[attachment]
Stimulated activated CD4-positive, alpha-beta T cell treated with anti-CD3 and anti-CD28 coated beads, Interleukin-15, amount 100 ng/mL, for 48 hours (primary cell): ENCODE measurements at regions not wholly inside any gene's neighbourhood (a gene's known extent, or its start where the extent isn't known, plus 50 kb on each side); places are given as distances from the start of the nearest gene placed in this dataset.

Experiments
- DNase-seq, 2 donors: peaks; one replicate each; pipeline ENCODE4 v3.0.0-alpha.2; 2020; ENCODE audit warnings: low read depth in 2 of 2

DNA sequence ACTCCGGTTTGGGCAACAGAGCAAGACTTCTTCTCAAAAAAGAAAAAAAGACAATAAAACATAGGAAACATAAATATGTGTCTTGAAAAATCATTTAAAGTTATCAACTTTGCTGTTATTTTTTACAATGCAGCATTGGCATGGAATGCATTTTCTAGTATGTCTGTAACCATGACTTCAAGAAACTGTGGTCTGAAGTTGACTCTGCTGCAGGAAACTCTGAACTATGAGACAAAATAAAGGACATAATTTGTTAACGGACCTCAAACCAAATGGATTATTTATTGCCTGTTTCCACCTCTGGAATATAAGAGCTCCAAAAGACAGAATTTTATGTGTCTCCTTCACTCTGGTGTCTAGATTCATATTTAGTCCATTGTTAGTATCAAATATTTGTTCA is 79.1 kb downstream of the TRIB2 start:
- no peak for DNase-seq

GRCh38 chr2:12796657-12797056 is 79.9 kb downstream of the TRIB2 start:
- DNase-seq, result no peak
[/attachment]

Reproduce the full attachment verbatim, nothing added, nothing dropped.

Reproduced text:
Stimulated activated CD4-positive, alpha-beta T cell treated with anti-CD3 and anti-CD28 coated beads, Interleukin-15, amount 100 ng/mL, for 48 hours (primary cell): ENCODE measurements at regions not wholly inside any gene's neighbourhood (a gene's known extent, or its start where the extent isn't known, plus 50 kb on each side); places are given as distances from the start of the nearest gene placed in this dataset.

Experiments
- DNase-seq, 2 donors: peaks; one replicate each; pipeline ENCODE4 v3.0.0-alpha.2; 2020; ENCODE audit warnings: low read depth in 2 of 2

DNA sequence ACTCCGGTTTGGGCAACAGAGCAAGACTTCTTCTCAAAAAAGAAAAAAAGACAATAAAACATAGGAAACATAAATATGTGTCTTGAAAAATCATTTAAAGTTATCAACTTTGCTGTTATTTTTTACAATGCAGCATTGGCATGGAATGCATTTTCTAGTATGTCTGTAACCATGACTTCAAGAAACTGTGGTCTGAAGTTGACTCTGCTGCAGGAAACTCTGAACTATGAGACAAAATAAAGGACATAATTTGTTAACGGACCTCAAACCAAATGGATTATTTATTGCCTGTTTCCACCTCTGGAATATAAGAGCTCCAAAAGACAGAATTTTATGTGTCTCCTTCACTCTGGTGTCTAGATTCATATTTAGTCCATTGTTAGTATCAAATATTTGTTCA is 79.1 kb downstream of the TRIB2 start:
- no peak for DNase-seq

GRCh38 chr2:12796657-12797056 is 79.9 kb downstream of the TRIB2 start:
- DNase-seq, result no peak